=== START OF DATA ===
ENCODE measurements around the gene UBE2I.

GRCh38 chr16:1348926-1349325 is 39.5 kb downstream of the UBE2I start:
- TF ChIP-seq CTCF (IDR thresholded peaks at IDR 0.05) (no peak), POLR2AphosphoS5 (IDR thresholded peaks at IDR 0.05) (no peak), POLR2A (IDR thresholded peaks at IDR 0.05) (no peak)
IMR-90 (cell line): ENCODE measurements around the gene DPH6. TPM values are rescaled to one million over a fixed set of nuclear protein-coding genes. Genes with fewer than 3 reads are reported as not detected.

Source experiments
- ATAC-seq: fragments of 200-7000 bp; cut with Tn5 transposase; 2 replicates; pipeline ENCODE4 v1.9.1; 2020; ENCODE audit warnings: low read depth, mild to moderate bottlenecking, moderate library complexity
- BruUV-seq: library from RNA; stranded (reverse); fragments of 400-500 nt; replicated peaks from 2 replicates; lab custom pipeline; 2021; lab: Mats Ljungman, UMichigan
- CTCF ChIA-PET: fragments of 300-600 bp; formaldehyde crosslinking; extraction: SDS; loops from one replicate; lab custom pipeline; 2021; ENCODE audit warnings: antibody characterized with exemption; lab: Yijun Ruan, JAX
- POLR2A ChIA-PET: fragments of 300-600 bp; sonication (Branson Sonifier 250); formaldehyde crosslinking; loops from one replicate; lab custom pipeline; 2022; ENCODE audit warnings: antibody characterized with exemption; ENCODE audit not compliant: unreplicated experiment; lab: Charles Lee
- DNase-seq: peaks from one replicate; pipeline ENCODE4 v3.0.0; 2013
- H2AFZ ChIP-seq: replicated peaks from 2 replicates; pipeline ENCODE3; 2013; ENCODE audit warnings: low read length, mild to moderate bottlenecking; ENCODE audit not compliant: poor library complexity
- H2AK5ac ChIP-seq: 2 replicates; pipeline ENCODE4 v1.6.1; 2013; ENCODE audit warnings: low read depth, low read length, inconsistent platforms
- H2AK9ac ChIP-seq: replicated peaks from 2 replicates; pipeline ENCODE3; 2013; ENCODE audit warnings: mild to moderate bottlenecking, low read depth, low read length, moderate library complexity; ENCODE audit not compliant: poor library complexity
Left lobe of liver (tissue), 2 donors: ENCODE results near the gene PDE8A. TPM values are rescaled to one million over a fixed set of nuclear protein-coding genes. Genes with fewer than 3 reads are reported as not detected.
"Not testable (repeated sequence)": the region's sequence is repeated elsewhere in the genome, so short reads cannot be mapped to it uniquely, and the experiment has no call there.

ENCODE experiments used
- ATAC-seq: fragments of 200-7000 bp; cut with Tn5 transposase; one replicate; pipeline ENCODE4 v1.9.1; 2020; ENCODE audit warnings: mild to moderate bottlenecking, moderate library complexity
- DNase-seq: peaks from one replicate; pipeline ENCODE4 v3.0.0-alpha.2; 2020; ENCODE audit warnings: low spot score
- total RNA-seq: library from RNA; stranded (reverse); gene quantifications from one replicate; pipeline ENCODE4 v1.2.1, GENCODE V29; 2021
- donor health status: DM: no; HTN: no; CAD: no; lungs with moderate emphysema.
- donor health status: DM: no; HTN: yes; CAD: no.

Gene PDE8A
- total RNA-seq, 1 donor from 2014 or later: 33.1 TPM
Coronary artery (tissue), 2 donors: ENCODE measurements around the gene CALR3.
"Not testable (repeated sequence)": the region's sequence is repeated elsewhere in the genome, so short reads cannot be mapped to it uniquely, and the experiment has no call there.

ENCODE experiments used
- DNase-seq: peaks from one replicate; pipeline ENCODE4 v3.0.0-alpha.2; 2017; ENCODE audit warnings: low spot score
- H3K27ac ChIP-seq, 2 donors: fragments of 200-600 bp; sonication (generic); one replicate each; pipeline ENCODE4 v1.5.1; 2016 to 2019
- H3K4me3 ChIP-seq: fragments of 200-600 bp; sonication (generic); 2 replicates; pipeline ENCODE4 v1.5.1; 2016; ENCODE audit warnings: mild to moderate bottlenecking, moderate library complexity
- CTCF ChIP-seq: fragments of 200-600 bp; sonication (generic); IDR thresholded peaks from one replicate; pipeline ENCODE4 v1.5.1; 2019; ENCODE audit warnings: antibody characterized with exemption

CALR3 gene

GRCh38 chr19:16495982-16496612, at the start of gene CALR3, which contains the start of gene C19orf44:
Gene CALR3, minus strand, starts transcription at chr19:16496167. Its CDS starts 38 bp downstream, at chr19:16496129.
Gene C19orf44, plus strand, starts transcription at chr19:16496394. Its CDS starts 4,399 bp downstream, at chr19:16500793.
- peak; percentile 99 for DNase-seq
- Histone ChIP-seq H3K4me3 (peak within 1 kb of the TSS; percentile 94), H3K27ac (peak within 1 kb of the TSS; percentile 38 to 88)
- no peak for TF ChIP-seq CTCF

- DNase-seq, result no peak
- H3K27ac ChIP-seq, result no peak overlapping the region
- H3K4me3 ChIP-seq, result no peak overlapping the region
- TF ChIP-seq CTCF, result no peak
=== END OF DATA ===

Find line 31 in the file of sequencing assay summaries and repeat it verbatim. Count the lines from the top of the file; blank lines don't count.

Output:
CALR3 gene